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The 3 Essential Estate Planning Documents for Your Estate

Estate planning may seem daunting, but it’s an essential process for ensuring your assets are managed and distributed according to your wishes after you’re gone. Central to this process are legal documents such as wills, trusts, powers of attorney, and advanced medical directives. In this guide, we’ll break down each of these components and their significance in estate planning.

The three essential estate planning documents you will want to have drafted to safeguard your estate are: 

  1. A will or a revocable trust,
  2. A power of attorney, and
  3. An advanced medical directive

Essential Document 1: Either a Will or a Revocable Trust:

You will want to consult with your attorney and your estate planning team to determine whether you should have a will, a revocable trust, or both to meet your estate planning goals.  Below is a little more detail about why one or the other might be best to meet your needs. 

What is a will?

A will, also known as a last will and testament, is a legal document that outlines how you want your assets and property distributed after your death. It allows you to designate beneficiaries for specific items or assets and name an executor to manage the distribution of your estate. Without a will, state laws (intestacy laws) will determine how your assets are distributed, which may not align with your wishes. 

Probate is the process of administering and carrying out your wishes after you pass. Your will will appoint an executor who will work with the local probate court to transfer your assets to your beneficiaries. Your executor will be responsible for paying probate fees, taxes, debts, and transferring your assets. 

What is a Trust?

A trust is a legal arrangement where a trustee holds and manages assets for the benefit of beneficiaries. There are various types of trusts, but they generally involve three parties: the grantor (the person who creates the trust), the trustee (the person or entity who manages the trust), and the beneficiaries (those who benefit from the trust). A trust can help avoid probate, maintain privacy, and provide control over how assets are distributed.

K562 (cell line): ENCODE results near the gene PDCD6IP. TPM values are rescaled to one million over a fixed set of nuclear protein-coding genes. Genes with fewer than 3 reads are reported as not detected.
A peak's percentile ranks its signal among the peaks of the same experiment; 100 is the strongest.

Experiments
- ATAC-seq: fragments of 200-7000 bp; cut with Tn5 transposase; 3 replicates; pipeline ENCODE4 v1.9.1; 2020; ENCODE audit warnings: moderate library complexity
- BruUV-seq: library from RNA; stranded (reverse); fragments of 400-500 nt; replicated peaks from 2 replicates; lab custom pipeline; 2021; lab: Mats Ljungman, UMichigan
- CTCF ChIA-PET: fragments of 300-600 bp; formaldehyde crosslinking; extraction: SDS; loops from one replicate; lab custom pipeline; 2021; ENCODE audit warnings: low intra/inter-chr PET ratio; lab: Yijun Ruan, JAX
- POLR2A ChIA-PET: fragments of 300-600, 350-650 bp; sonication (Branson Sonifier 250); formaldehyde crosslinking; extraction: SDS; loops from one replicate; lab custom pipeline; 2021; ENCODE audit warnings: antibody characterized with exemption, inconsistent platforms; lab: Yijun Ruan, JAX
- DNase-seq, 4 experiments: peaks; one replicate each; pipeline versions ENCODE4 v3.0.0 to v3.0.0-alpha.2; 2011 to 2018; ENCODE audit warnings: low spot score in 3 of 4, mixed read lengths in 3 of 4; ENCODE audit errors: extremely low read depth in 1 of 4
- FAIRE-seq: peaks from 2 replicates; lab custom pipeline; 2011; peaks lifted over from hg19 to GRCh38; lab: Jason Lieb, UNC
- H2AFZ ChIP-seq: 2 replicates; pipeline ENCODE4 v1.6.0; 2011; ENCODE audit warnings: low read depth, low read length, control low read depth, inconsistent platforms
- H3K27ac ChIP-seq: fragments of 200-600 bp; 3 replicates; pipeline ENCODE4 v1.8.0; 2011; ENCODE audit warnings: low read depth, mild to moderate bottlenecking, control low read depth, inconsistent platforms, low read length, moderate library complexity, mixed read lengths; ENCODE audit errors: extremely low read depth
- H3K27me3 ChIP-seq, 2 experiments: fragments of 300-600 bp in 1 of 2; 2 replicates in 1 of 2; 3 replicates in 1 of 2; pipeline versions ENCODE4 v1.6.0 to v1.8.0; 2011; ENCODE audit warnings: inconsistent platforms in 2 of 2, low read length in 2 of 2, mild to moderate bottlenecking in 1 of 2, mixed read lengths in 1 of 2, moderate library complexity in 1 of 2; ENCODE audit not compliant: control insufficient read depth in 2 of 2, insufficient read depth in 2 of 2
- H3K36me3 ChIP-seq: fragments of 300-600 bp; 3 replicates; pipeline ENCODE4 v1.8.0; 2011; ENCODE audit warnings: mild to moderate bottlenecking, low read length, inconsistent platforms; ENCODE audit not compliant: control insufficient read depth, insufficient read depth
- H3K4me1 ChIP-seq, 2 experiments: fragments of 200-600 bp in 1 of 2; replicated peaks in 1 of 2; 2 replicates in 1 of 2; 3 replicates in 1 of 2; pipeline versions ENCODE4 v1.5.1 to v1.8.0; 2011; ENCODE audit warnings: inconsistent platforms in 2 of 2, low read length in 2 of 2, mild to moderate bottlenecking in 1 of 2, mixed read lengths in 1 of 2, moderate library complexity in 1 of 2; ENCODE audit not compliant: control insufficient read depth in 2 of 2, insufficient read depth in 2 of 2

Probate is the legal process through which a deceased person’s estate is administered and distributed. It can be time-consuming, expensive, and subject to public scrutiny. By placing assets in a trust, they are no longer considered part of the probate estate, meaning they can be distributed to beneficiaries without going through probate. This can result in faster distribution and lower costs.

What is a Pour Over Will?

A pour over will is a type of will that works in conjunction with a trust. It essentially “pours” any assets not already in the trust at the time of your death into the trust. This ensures that all assets are included in the trust and distributed according to its terms, bypassing probate.

Essential Document 2: Power of Attorney

A power of attorney is a legal document that grants someone else the authority to act on your behalf in legal, financial, or medical matters. There are different types of powers of attorney, including general, limited, and durable. A durable power of attorney remains in effect even if you become incapacitated, making it an essential component of incapacity planning.

Essential Document 3: Advanced Medical Directive

An advanced medical directive, also known as a living will or healthcare directive, is a legal document that outlines your wishes regarding medical treatment in the event you become incapacitated and unable to communicate. It may include instructions regarding life-sustaining treatments, resuscitation, and organ donation. Additionally, it often appoints a healthcare proxy, someone to make medical decisions on your behalf according to your wishes.

Consult with an Estate Planning Attorney

Estate planning involves more than just drafting a will—it’s a comprehensive process that considers various legal documents to protect your assets and ensure your wishes are carried out. From wills and trusts to powers of attorney and advanced medical directives, each component plays a crucial role in safeguarding your estate and providing peace of mind for you and your loved ones. Consulting with an experienced estate planning attorney can help you navigate these complexities and create a plan tailored to your needs.

Click here to set up a consultation with one of the estate planning attorneys at the Golightly Law Firm.